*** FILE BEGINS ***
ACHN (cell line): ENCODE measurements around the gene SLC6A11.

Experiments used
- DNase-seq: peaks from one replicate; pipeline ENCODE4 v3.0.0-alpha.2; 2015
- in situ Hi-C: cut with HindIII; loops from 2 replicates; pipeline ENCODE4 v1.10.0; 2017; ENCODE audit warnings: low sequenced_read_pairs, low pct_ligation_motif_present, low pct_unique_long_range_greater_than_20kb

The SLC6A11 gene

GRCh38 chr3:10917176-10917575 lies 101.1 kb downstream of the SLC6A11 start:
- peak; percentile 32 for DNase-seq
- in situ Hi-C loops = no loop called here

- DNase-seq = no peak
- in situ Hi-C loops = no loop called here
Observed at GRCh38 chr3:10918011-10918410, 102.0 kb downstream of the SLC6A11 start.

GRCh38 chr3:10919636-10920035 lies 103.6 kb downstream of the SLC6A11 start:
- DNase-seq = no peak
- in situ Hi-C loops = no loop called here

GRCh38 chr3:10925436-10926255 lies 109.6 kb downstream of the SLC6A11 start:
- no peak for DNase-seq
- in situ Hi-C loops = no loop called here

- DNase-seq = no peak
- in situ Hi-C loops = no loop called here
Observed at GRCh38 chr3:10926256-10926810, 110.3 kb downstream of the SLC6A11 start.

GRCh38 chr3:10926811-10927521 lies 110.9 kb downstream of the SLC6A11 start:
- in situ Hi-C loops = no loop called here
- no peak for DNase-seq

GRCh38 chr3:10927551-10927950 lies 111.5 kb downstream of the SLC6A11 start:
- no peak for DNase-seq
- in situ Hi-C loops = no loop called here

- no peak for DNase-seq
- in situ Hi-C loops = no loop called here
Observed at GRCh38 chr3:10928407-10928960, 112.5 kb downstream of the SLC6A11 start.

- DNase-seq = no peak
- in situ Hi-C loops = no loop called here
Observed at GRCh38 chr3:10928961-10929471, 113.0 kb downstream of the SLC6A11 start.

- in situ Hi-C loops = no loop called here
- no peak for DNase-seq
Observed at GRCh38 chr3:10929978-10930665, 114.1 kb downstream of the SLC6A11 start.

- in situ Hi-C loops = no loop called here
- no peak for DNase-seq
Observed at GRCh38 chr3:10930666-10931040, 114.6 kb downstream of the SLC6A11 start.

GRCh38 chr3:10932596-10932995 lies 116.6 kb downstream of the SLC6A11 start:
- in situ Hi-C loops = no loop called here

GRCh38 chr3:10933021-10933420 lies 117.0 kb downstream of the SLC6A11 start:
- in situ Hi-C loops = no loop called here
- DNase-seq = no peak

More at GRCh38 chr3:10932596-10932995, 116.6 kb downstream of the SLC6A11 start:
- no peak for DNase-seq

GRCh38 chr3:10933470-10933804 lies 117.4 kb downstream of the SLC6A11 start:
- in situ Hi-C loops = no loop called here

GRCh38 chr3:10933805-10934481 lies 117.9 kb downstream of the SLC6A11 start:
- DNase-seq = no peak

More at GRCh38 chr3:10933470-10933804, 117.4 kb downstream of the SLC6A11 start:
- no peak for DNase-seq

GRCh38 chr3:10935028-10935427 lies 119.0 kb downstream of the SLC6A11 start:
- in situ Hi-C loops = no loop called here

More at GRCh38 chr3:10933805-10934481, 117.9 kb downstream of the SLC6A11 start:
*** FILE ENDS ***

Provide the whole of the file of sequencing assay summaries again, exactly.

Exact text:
ACHN (cell line): ENCODE measurements around the gene SLC6A11.

Experiments used
- DNase-seq: peaks from one replicate; pipeline ENCODE4 v3.0.0-alpha.2; 2015
- in situ Hi-C: cut with HindIII; loops from 2 replicates; pipeline ENCODE4 v1.10.0; 2017; ENCODE audit warnings: low sequenced_read_pairs, low pct_ligation_motif_present, low pct_unique_long_range_greater_than_20kb

The SLC6A11 gene

GRCh38 chr3:10917176-10917575 lies 101.1 kb downstream of the SLC6A11 start:
- peak; percentile 32 for DNase-seq
- in situ Hi-C loops = no loop called here

- DNase-seq = no peak
- in situ Hi-C loops = no loop called here
Observed at GRCh38 chr3:10918011-10918410, 102.0 kb downstream of the SLC6A11 start.

GRCh38 chr3:10919636-10920035 lies 103.6 kb downstream of the SLC6A11 start:
- DNase-seq = no peak
- in situ Hi-C loops = no loop called here

GRCh38 chr3:10925436-10926255 lies 109.6 kb downstream of the SLC6A11 start:
- no peak for DNase-seq
- in situ Hi-C loops = no loop called here

- DNase-seq = no peak
- in situ Hi-C loops = no loop called here
Observed at GRCh38 chr3:10926256-10926810, 110.3 kb downstream of the SLC6A11 start.

GRCh38 chr3:10926811-10927521 lies 110.9 kb downstream of the SLC6A11 start:
- in situ Hi-C loops = no loop called here
- no peak for DNase-seq

GRCh38 chr3:10927551-10927950 lies 111.5 kb downstream of the SLC6A11 start:
- no peak for DNase-seq
- in situ Hi-C loops = no loop called here

- no peak for DNase-seq
- in situ Hi-C loops = no loop called here
Observed at GRCh38 chr3:10928407-10928960, 112.5 kb downstream of the SLC6A11 start.

- DNase-seq = no peak
- in situ Hi-C loops = no loop called here
Observed at GRCh38 chr3:10928961-10929471, 113.0 kb downstream of the SLC6A11 start.

- in situ Hi-C loops = no loop called here
- no peak for DNase-seq
Observed at GRCh38 chr3:10929978-10930665, 114.1 kb downstream of the SLC6A11 start.

- in situ Hi-C loops = no loop called here
- no peak for DNase-seq
Observed at GRCh38 chr3:10930666-10931040, 114.6 kb downstream of the SLC6A11 start.

GRCh38 chr3:10932596-10932995 lies 116.6 kb downstream of the SLC6A11 start:
- in situ Hi-C loops = no loop called here

GRCh38 chr3:10933021-10933420 lies 117.0 kb downstream of the SLC6A11 start:
- in situ Hi-C loops = no loop called here
- DNase-seq = no peak

More at GRCh38 chr3:10932596-10932995, 116.6 kb downstream of the SLC6A11 start:
- no peak for DNase-seq

GRCh38 chr3:10933470-10933804 lies 117.4 kb downstream of the SLC6A11 start:
- in situ Hi-C loops = no loop called here

GRCh38 chr3:10933805-10934481 lies 117.9 kb downstream of the SLC6A11 start:
- DNase-seq = no peak

More at GRCh38 chr3:10933470-10933804, 117.4 kb downstream of the SLC6A11 start:
- no peak for DNase-seq

GRCh38 chr3:10935028-10935427 lies 119.0 kb downstream of the SLC6A11 start:
- in situ Hi-C loops = no loop called here

More at GRCh38 chr3:10933805-10934481, 117.9 kb downstream of the SLC6A11 start: